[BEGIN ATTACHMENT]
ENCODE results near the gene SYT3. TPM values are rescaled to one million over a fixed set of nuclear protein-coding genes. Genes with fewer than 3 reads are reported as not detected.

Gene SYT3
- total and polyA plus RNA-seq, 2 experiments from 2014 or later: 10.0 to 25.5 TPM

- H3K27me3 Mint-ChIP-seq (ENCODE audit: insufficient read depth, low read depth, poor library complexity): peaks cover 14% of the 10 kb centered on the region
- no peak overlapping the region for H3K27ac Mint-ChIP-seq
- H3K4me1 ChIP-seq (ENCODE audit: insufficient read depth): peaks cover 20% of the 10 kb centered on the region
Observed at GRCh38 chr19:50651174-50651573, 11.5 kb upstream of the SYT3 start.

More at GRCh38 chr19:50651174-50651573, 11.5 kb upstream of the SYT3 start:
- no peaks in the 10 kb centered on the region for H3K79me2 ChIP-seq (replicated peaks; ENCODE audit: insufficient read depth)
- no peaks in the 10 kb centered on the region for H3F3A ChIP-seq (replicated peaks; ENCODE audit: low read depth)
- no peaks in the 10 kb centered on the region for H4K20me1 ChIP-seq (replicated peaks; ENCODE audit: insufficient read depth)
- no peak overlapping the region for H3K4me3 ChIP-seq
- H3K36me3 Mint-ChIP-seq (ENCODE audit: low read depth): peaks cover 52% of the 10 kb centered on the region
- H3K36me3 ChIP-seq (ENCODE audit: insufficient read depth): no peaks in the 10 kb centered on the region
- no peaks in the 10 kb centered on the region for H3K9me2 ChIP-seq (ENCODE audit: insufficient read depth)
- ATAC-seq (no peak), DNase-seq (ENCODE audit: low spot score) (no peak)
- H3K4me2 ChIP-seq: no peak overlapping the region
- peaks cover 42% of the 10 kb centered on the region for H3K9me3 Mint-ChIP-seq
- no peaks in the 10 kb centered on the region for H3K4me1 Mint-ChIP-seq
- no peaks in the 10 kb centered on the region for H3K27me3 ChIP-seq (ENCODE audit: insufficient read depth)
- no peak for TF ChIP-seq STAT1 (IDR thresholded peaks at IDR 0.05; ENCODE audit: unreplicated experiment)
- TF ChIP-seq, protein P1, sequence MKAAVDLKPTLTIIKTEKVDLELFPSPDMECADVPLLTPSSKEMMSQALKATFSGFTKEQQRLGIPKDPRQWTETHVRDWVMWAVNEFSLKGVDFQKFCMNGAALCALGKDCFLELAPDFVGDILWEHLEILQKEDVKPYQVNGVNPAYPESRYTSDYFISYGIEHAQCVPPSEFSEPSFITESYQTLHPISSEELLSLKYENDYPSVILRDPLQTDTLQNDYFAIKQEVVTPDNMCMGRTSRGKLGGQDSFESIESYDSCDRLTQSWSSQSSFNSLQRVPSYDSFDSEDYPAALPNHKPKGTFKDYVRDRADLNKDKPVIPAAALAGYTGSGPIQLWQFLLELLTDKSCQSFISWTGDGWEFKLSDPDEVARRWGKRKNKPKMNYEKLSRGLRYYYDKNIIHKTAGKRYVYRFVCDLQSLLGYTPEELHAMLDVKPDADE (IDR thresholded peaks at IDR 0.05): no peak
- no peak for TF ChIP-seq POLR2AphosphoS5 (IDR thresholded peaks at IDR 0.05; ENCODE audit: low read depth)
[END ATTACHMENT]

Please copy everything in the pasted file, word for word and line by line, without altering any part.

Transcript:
ENCODE results near the gene SYT3. TPM values are rescaled to one million over a fixed set of nuclear protein-coding genes. Genes with fewer than 3 reads are reported as not detected.

Gene SYT3
- total and polyA plus RNA-seq, 2 experiments from 2014 or later: 10.0 to 25.5 TPM

- H3K27me3 Mint-ChIP-seq (ENCODE audit: insufficient read depth, low read depth, poor library complexity): peaks cover 14% of the 10 kb centered on the region
- no peak overlapping the region for H3K27ac Mint-ChIP-seq
- H3K4me1 ChIP-seq (ENCODE audit: insufficient read depth): peaks cover 20% of the 10 kb centered on the region
Observed at GRCh38 chr19:50651174-50651573, 11.5 kb upstream of the SYT3 start.

More at GRCh38 chr19:50651174-50651573, 11.5 kb upstream of the SYT3 start:
- no peaks in the 10 kb centered on the region for H3K79me2 ChIP-seq (replicated peaks; ENCODE audit: insufficient read depth)
- no peaks in the 10 kb centered on the region for H3F3A ChIP-seq (replicated peaks; ENCODE audit: low read depth)
- no peaks in the 10 kb centered on the region for H4K20me1 ChIP-seq (replicated peaks; ENCODE audit: insufficient read depth)
- no peak overlapping the region for H3K4me3 ChIP-seq
- H3K36me3 Mint-ChIP-seq (ENCODE audit: low read depth): peaks cover 52% of the 10 kb centered on the region
- H3K36me3 ChIP-seq (ENCODE audit: insufficient read depth): no peaks in the 10 kb centered on the region
- no peaks in the 10 kb centered on the region for H3K9me2 ChIP-seq (ENCODE audit: insufficient read depth)
- ATAC-seq (no peak), DNase-seq (ENCODE audit: low spot score) (no peak)
- H3K4me2 ChIP-seq: no peak overlapping the region
- peaks cover 42% of the 10 kb centered on the region for H3K9me3 Mint-ChIP-seq
- no peaks in the 10 kb centered on the region for H3K4me1 Mint-ChIP-seq
- no peaks in the 10 kb centered on the region for H3K27me3 ChIP-seq (ENCODE audit: insufficient read depth)
- no peak for TF ChIP-seq STAT1 (IDR thresholded peaks at IDR 0.05; ENCODE audit: unreplicated experiment)
- TF ChIP-seq, protein P1, sequence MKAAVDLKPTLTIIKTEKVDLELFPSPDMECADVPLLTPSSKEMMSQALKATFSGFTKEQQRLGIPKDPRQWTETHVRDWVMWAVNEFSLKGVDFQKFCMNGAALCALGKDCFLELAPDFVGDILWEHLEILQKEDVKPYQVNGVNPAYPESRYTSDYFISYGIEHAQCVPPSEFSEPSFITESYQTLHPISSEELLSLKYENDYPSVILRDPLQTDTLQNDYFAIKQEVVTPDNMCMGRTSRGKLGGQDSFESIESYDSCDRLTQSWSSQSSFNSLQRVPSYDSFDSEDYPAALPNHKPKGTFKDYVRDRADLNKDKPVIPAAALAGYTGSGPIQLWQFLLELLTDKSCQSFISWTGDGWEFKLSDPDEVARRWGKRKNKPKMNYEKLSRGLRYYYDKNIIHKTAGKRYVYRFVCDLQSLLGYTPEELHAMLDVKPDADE (IDR thresholded peaks at IDR 0.05): no peak
- no peak for TF ChIP-seq POLR2AphosphoS5 (IDR thresholded peaks at IDR 0.05; ENCODE audit: low read depth)